A recent European Court of Justice (ECJ) opinion in proceedings between Monsanto Technology LLC v. Cefetra BV & Others may inflict serious harm on the European biotechnology industry.
In its ruling, the ECJ interpreted the EU Biotechnology Directive (98/44/EC) on the legal protection of biotechnological inventions (“the Directive”) as not conferring patent protection in the circumstances of this case. In this instance, the patent protected product, a herbicide resistance gene, was contained in soy meal. However the resistance claimed by the patent did not operate in the soy meal. This function was previously performed in the soy plant, from which the soy meal is processed. Further, the resistance would possibly operate again after it had been extracted from the soy meal and inserted into the cell of a living organism.
The dispute underlying the ECJ’s opinion and its interpretation of the Directive arose from importation into Europe of soybean meal made from Argentinean plants engineered to express a herbicide resistance gene. Monsanto had obtained European patent protection (EP 0 546 090) covering a gene that conferred resistance to the herbicide glyphosate, but could not secure equivalent patent protection in Argentina. Due to its lack of patent rights in Argentina, Monsanto sued European importers of soybean meal coming from Argentina in Spain, the United Kingdom, Denmark and Holland.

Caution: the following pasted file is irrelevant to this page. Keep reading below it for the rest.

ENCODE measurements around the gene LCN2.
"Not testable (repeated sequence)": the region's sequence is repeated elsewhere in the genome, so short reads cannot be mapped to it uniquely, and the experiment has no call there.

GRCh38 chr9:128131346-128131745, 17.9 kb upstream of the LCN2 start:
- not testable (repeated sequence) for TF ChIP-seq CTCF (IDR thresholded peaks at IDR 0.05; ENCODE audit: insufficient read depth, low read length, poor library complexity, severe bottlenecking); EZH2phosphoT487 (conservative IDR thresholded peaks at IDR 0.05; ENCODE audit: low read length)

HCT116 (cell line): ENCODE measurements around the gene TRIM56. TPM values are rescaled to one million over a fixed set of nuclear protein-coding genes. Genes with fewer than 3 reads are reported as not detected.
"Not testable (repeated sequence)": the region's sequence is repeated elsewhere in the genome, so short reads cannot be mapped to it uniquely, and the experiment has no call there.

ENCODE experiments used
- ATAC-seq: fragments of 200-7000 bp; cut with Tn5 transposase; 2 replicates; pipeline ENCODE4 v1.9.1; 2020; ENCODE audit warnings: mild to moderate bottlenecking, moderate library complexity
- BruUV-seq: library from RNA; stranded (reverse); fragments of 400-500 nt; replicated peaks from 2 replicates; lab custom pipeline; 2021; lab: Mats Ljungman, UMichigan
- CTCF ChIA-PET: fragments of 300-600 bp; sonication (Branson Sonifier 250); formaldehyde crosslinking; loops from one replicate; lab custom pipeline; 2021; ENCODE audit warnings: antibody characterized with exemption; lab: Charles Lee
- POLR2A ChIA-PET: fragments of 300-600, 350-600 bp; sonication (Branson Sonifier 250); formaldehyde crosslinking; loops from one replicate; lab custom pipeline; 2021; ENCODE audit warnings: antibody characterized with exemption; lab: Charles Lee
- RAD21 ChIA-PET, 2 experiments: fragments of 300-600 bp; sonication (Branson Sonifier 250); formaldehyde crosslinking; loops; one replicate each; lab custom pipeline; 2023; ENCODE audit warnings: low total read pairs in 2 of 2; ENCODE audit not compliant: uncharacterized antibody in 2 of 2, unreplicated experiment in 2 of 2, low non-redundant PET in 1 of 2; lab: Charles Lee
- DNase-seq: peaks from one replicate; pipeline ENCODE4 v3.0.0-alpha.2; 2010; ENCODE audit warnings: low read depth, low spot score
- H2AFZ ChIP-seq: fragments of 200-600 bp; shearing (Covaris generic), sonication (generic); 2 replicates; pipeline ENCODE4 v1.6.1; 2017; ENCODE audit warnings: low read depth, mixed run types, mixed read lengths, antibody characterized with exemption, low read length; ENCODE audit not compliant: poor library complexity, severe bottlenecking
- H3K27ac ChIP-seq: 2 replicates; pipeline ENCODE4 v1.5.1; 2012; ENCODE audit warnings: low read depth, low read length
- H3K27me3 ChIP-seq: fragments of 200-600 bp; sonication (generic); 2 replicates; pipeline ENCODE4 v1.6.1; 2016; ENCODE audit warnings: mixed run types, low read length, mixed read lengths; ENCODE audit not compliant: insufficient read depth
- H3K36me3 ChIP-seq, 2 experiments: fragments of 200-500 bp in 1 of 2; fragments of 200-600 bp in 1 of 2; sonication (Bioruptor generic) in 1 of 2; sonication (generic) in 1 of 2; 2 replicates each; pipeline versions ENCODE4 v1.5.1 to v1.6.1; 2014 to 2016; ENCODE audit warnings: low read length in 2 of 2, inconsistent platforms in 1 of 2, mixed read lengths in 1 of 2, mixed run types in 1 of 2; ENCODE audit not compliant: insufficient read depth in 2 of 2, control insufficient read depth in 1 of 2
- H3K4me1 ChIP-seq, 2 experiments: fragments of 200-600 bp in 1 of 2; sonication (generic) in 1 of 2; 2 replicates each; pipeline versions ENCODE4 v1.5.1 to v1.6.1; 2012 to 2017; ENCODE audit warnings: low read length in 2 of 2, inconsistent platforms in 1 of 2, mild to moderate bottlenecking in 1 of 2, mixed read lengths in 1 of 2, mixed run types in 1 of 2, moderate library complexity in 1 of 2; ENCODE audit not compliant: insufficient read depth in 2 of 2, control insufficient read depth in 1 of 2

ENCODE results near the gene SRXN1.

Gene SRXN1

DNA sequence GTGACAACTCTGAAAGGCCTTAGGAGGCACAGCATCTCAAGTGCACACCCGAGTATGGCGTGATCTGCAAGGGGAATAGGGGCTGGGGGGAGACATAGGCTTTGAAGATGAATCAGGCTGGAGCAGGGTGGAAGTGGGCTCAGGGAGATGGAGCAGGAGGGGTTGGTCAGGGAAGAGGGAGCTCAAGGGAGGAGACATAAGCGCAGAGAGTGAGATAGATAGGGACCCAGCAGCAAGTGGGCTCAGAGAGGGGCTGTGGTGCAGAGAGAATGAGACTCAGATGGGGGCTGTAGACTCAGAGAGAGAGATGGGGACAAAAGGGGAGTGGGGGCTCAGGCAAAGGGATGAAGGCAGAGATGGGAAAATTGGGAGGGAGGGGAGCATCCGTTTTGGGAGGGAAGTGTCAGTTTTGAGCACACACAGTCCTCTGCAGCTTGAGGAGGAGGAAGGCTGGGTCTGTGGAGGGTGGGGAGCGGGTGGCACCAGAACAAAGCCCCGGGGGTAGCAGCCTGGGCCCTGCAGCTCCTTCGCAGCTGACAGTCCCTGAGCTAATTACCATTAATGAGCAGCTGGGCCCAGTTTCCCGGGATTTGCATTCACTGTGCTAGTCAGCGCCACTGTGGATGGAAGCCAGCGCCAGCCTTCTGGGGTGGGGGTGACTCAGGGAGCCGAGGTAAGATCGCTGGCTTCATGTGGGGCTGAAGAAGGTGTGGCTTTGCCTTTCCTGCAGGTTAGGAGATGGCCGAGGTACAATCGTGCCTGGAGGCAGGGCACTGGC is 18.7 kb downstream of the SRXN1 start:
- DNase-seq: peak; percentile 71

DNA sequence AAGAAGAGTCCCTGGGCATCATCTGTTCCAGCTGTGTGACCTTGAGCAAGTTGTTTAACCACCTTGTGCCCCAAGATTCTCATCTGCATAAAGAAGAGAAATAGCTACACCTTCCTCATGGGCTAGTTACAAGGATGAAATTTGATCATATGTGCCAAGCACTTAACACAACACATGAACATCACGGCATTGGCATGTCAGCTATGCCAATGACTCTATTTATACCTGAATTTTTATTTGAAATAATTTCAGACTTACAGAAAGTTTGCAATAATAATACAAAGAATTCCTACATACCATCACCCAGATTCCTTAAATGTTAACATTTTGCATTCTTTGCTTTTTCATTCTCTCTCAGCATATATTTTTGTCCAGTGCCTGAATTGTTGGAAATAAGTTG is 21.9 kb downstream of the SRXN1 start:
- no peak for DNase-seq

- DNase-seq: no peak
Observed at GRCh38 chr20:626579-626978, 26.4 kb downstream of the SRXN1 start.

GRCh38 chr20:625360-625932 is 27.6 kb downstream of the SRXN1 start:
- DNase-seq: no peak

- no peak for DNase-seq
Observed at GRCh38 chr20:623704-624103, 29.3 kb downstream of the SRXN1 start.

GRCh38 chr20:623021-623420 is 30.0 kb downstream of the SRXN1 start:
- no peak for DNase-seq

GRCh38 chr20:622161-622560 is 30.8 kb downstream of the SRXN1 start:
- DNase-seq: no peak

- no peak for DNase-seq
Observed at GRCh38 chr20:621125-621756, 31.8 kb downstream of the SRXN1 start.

The ECJ’s Ruling
The parties to the Dutch litigation referred four questions to the ECJ regarding the scope and interpretation of the Directive on the protection of biotechnological inventions. The ECJ decided that the patent protection relating to a DNA sequence is limited to situations in which the genetic information is currently performing the functions described in the patent. Accordingly, the ECJ imposed a functionality requirement on genetic information and products containing that genetic information, which applies to patent infringement claims in all member states.
Impact of the ECJ Opinion
As a result of the ECJ opinion, there is a significant risk that countless biotechnology products are not protected by enforceable patent claims. An accused infringer, for example could deny infringement by simply asserting that the patented polynucleotide or gene does not perform its function at the time of the alleged infringement. The ECJ’s decision suggests that a European biotechnology patent can only be relied upon with regard to an invention that actually performs the function for which it was patented. The ECJ’s opinion may severely undermine patent enforcement for many biotechnological inventions as many genes are only temporarily functional, or functional only in some tissues or organs, or have limited functions.
Biotechnology companies should immediately undertake a careful review of their options and intellectual property protection strategies.
For further information please contact Carol Plunkett of our Litigation Department.